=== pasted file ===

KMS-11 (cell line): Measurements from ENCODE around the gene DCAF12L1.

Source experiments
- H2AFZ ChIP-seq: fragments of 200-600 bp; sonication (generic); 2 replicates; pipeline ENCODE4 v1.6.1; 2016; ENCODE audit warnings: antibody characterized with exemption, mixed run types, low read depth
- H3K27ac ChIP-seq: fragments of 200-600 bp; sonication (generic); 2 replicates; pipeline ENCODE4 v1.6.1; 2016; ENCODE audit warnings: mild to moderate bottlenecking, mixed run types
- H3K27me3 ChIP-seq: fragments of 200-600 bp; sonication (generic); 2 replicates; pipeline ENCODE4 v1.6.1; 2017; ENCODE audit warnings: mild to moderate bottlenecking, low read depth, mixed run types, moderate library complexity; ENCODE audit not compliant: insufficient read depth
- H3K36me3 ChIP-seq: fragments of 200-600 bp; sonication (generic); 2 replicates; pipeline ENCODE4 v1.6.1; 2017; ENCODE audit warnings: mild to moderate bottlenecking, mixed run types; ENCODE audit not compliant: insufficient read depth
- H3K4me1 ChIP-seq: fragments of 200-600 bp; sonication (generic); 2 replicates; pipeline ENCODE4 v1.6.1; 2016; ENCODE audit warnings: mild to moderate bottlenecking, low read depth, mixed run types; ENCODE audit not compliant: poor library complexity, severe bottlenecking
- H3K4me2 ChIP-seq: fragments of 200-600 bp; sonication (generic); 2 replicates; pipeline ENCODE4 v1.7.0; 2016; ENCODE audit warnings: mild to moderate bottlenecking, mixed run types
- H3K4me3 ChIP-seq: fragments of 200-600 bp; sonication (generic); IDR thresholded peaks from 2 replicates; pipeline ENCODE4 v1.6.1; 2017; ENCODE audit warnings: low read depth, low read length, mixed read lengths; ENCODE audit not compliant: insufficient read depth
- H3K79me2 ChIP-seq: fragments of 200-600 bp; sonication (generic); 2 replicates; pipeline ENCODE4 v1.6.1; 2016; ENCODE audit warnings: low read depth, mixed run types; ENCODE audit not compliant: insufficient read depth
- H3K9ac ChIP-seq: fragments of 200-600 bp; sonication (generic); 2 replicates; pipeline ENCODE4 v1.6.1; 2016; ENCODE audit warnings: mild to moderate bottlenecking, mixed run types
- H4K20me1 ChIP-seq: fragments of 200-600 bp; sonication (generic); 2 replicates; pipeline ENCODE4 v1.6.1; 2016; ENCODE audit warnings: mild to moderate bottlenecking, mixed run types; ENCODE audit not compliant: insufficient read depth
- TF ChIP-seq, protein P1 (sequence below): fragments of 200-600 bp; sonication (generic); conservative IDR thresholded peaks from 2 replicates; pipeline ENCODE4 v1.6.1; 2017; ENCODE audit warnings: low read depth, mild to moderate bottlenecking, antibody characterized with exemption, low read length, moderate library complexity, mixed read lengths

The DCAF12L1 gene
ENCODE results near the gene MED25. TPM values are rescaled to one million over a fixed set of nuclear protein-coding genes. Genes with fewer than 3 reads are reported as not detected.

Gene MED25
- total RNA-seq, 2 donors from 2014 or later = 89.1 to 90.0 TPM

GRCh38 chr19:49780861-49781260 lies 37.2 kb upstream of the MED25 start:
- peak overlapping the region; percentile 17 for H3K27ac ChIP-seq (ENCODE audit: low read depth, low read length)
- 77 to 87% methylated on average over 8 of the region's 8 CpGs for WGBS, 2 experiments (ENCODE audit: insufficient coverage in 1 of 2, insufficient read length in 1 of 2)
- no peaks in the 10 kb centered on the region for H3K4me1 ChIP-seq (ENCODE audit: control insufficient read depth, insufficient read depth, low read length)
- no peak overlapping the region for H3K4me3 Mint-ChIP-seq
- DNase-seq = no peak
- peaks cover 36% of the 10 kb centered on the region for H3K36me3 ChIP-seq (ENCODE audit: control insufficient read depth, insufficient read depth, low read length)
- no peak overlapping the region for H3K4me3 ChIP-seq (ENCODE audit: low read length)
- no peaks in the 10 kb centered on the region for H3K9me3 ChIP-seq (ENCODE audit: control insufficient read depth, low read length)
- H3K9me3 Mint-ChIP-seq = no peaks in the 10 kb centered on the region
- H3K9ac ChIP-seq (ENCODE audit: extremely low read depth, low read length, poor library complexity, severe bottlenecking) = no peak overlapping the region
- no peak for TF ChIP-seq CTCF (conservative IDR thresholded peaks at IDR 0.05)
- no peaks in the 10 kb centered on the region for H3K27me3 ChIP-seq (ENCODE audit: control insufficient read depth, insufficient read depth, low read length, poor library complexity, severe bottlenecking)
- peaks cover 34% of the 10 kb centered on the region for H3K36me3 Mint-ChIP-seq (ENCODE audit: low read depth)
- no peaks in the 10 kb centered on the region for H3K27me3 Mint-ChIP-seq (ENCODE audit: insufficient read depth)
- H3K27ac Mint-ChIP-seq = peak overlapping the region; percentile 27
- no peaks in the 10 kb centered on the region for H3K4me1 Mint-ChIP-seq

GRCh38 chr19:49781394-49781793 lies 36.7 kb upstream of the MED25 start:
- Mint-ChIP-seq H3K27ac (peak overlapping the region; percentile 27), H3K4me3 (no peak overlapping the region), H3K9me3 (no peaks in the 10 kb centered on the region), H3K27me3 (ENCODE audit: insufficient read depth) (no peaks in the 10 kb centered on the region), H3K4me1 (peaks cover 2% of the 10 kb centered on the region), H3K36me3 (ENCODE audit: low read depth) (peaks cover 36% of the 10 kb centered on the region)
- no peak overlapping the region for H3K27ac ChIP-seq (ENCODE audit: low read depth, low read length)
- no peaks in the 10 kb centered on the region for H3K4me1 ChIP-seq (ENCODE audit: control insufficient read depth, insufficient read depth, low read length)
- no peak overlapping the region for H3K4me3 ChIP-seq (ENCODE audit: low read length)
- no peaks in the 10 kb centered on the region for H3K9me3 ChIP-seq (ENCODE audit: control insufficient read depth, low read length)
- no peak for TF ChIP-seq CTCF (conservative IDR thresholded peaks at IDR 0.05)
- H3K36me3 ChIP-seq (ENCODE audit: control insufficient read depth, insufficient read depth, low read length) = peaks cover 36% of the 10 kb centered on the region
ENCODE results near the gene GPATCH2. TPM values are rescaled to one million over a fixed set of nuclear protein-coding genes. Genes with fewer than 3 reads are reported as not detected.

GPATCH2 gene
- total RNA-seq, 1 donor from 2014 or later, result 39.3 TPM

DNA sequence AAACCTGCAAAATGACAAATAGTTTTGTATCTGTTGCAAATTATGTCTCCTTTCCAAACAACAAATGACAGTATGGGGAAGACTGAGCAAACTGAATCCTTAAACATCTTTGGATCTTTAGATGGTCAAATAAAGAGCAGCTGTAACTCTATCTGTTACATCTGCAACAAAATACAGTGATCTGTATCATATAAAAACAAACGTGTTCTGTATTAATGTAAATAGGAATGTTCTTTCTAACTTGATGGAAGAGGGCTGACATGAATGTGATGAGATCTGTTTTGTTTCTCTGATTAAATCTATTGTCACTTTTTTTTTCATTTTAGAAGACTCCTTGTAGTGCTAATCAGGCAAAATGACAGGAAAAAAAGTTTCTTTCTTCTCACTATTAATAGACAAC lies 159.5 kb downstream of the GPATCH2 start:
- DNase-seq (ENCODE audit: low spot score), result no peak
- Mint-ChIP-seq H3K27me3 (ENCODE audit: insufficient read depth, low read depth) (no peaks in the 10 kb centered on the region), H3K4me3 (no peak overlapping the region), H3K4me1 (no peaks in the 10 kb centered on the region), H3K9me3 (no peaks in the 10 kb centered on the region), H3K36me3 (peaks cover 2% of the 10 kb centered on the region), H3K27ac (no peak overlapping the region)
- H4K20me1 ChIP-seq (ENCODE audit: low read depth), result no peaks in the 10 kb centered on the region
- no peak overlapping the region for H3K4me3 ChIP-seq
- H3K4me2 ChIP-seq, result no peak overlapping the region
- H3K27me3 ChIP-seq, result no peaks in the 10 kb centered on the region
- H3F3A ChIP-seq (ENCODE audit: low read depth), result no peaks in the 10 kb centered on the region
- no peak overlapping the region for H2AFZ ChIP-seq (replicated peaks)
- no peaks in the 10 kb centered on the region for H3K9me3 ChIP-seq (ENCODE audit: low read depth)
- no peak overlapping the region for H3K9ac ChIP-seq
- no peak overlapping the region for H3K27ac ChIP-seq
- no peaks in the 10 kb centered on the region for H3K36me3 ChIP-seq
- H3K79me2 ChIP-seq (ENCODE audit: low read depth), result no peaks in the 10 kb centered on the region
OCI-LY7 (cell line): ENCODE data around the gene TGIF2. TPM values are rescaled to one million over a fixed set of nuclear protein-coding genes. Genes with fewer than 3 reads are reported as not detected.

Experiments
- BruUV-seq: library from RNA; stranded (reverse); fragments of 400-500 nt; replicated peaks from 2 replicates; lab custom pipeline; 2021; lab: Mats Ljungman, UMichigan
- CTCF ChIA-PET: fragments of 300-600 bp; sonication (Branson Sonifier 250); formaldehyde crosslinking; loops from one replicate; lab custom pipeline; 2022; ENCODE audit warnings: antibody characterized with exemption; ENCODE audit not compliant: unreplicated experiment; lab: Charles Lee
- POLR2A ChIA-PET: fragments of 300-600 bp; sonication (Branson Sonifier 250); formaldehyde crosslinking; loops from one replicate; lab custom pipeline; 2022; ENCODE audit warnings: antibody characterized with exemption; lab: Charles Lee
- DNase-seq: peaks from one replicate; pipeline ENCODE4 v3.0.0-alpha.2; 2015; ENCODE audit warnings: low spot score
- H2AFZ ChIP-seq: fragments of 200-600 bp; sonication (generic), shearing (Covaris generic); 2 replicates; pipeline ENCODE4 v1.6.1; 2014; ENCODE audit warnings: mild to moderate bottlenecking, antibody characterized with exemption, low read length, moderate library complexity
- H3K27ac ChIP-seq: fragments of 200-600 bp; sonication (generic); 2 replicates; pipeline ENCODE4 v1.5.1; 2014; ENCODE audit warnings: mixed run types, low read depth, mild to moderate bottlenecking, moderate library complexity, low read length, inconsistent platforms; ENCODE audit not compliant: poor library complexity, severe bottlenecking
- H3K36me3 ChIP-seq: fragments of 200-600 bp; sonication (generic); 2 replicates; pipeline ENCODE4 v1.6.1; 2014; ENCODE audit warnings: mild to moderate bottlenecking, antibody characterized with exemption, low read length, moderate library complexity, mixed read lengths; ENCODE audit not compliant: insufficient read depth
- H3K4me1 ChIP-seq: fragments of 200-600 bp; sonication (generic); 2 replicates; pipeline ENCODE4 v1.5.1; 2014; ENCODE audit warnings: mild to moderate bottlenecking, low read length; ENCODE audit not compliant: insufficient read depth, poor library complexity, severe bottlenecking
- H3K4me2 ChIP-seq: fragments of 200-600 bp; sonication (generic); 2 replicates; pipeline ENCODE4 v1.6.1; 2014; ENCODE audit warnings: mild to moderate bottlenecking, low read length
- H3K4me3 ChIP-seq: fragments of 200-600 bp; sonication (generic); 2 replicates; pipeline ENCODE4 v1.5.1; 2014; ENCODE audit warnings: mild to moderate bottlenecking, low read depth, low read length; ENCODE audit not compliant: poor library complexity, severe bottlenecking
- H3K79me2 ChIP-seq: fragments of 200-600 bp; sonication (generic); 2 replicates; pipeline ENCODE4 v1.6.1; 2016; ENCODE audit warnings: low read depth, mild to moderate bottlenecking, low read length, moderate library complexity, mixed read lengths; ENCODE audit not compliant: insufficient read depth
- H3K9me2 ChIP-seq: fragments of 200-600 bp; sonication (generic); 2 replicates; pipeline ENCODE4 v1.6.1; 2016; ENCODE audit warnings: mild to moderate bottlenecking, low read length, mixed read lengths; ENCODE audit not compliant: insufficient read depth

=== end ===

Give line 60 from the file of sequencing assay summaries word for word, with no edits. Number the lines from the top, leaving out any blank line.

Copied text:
OCI-LY7 (cell line): ENCODE data around the gene TGIF2. TPM values are rescaled to one million over a fixed set of nuclear protein-coding genes. Genes with fewer than 3 reads are reported as not detected.